Again, though, the belief was that there weren't enough bomber Groups to swamp the German defenses yet, and once the recognition that escort to and from the target was necessary, as America's industrial production got into top gear (and remember that since EVERYTHING had to come over by ship, there was a minimum two month lag between production and deployment to England) they had reason to believe that the bombers could be MADE to get through.

The Americans and British had the mindset that they were fighting for their lives and freedom, while the Axis powers apparently took the attitude that if the opposition took a bad enough thumping, they'd come to an accomodation with the Axis, and let them do what they wanted with the parts of Europe and the Far East they'd acquired.

cheers

horseback

"Here's your new Mustangs, boys. You can learn to fly'em on the way to the target. Cheers!" -LTCOL Don Blakeslee, 4th FG CO, February 27th, 1944

DONB3397
01-30-2004, 05:05 PM
<BLOCKQUOTE class="ip-ubbcode-quote"><font size="-1">quote:</font><HR>Originally posted by horseback:
... the third factor, determined fighter opposition, was ignored. Hap Arnold and Ira Eaker took a while to comprehend this, and it cost a lot of lives while they exhibited a bloody-mindedness that would have done Col. Blimp proud.<HR></BLOCKQUOTE>
I think you're right. Eaker was the man on the ground, and frankly it doesn't appear that he had a grasp of the operational situation. In early '43, he wrote Arnold, saying he was convinced that 300 heavies could attack any target in Germany with less than 4 percent losses. Later, historians could find no stats, documents or analysis to support this figure. Eaker seems to have made a guess based on early reports from attacks across the Channel. He was also convinced that most LW interceptors were grouped along the coast and could be handled by short range escorts while the bombers went on to targets. He hung onto this belief long after it was clear that Germany had well-manned airfields all across Europe. And German radar, while not as good as they hoped, was able to pinpoint incoming groups and stagger interceptors along their route.

Incidentally, the 8th AF didn't have 300 mission-ready bombers until late fall, and then had to deal with the weather you mentioned.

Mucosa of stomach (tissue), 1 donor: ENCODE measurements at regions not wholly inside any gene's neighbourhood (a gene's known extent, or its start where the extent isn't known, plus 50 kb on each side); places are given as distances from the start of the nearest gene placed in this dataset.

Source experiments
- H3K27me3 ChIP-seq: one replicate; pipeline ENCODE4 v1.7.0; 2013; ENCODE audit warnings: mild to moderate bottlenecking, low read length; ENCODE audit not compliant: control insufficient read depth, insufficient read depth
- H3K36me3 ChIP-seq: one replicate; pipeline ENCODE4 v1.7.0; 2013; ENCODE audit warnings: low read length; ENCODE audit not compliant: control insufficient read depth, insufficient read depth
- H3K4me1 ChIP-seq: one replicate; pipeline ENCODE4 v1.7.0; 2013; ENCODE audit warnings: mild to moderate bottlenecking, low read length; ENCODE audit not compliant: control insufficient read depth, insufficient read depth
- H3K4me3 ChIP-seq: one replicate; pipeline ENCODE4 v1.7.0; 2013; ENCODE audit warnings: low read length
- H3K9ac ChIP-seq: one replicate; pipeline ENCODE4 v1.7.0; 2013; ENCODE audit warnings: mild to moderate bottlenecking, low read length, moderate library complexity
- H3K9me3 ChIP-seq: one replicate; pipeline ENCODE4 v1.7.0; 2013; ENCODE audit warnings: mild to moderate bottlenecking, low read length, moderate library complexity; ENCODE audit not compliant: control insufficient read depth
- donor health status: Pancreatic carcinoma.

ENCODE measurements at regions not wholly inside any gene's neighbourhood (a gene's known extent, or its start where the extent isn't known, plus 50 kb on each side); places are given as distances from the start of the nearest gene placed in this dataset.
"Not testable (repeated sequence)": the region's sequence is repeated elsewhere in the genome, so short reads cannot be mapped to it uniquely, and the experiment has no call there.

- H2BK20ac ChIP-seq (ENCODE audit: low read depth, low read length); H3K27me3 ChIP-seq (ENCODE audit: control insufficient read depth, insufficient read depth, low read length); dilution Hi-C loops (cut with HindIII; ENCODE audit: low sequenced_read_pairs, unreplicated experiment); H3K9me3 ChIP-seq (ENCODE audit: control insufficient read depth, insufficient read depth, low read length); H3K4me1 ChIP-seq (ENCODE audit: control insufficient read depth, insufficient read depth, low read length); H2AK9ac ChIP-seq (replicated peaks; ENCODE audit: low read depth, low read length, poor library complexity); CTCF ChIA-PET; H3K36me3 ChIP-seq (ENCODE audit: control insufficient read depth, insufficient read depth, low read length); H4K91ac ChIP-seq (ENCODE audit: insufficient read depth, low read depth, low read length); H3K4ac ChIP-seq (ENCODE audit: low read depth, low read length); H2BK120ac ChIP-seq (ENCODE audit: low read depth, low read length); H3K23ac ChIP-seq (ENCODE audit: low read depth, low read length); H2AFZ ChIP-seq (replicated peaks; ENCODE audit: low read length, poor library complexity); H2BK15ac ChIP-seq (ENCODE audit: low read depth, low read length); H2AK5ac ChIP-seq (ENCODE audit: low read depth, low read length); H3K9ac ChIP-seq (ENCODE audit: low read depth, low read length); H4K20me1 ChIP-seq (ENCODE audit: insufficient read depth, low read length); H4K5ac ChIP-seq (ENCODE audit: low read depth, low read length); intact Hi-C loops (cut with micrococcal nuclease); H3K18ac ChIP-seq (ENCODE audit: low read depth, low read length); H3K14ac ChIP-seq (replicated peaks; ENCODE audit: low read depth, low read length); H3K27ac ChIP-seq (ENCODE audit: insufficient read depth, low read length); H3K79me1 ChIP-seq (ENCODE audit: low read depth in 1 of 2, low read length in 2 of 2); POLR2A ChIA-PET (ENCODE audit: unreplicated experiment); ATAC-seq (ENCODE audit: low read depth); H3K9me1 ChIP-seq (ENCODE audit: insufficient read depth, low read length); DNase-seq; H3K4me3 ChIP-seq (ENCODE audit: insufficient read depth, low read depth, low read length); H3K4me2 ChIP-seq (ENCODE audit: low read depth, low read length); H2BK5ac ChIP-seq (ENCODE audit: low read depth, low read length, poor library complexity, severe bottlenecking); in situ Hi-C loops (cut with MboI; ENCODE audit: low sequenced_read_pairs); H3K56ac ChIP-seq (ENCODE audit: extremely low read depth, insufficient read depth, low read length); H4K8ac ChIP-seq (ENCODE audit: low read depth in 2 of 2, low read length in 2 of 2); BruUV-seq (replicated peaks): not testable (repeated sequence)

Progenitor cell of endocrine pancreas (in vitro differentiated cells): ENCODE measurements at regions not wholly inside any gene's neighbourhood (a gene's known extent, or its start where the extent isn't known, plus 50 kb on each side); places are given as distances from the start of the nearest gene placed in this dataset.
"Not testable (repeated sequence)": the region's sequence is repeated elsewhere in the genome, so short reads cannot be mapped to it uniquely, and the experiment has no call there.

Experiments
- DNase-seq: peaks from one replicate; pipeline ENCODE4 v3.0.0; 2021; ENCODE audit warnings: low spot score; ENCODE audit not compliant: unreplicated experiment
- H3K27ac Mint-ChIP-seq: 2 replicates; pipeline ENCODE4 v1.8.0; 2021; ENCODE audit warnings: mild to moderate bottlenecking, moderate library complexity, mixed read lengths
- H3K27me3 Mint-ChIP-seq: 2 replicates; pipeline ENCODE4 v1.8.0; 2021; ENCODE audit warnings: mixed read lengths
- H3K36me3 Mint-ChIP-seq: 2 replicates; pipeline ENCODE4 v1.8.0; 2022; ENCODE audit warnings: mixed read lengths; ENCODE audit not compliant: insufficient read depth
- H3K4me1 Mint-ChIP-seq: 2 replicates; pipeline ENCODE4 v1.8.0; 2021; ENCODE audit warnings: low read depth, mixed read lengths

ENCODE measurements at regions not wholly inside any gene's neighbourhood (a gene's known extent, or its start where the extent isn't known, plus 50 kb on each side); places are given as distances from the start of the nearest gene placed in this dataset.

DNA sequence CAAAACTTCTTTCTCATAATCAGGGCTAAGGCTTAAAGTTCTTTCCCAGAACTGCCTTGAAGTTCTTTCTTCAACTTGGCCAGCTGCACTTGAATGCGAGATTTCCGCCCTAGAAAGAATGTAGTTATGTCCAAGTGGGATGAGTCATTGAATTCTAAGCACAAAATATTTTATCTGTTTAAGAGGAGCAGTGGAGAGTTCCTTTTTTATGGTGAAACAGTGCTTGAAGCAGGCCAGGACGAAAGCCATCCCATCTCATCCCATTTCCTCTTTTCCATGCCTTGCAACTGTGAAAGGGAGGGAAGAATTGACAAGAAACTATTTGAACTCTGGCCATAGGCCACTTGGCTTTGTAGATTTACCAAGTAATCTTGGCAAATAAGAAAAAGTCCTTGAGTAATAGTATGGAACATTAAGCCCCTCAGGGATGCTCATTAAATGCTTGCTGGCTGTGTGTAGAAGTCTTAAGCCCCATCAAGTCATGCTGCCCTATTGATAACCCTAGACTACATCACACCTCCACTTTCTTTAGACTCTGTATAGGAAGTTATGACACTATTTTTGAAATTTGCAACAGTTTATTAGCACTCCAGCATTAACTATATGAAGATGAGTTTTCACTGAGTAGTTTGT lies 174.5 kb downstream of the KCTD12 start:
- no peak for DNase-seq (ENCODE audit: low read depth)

Finally, he clearly didn't understand the role of fighters. He said their primary mission was to defend the bombers, to run interference while they did their job. As you said, Doolittle changed that when he took over. He said fighters were offensive weapons, there to destroy enemy a/c. Nothing else. Then the strategy you've outlined came into being, I think, that is to draw up the LW so they could engage. They even left the fighters and B-17s unpainted...to be sure the LW could see them in the sun (not that it was necessary with the contrails).

On a personal note, I can tell you that bomber aircrews weren't even sure who was winning, let alone what strategies were being employed. A couple of family members were bomber crewman, one with the 8th and the other with the 15th out of Italy. When I read Doolittle's bio several years ago, I mentioned this 'make-em-come-up-and-fight' strategy to my uncle, a former B-17 navigator. He snorted something unprintable and said, "I can tell you that's the last thing we wanted them to do. They were d----d good!"

Winning isn't everything;
It's the only thing!
http://us.f2.yahoofs.com/bc/3fe77b7e_1812a/bc/Images/Sig---1.jpg?BC8dpGABBEs3LZQo

tagert
01-30-2004, 05:09 PM
<BLOCKQUOTE class="ip-ubbcode-quote"><font size="-1">quote:</font><HR>Originally posted by DONB3397:
If bomber interception was the LW's primary mission in the West, then what were its most effective tactics? Did they change over the period? How did the introduction of new fighters, including the jets and rocket a/c, impact these tactics? What do you think?<HR></BLOCKQUOTE>Most effective Lw tatic? Hmmm I would have to say when Germany surrendered to Allied forces.. That was the most effective tatic!

<BLOCKQUOTE class="ip-ubbcode-quote"><font size="-1">quote:</font><HR>Originally posted by DONB3397:
Winning isn't everything;
It's the only thing!<HR></BLOCKQUOTE>Agreed 100%

TAGERT

horseback
01-30-2004, 07:06 PM
DONB-

My thanks to your uncle - but I wonder what his attitude would have been about Doolittle's strategy if he had been in fighters?

However, Doolittle's attitude wasn't exactly to let the fighters just go hunting. Fighter groups were still assigned to defend a certain corridor in the sky for a specified period of time while the "big friends" made it through that portion of their transit. Then, within the constraints of fuel and gluteal fatigue, flights were freed to go looking for trouble.

The big change was the crediting of 'ground kills' on the basis that if the LW wouldn't come up and be destroyed, then the Allies would find and destroy them on the ground. While this led to some sniffing and sneering amongst the Knights of the Air crowd, it did cause all kinds of havoc for not only German air fields, but all kinds of ground transport. The military value was indisputable.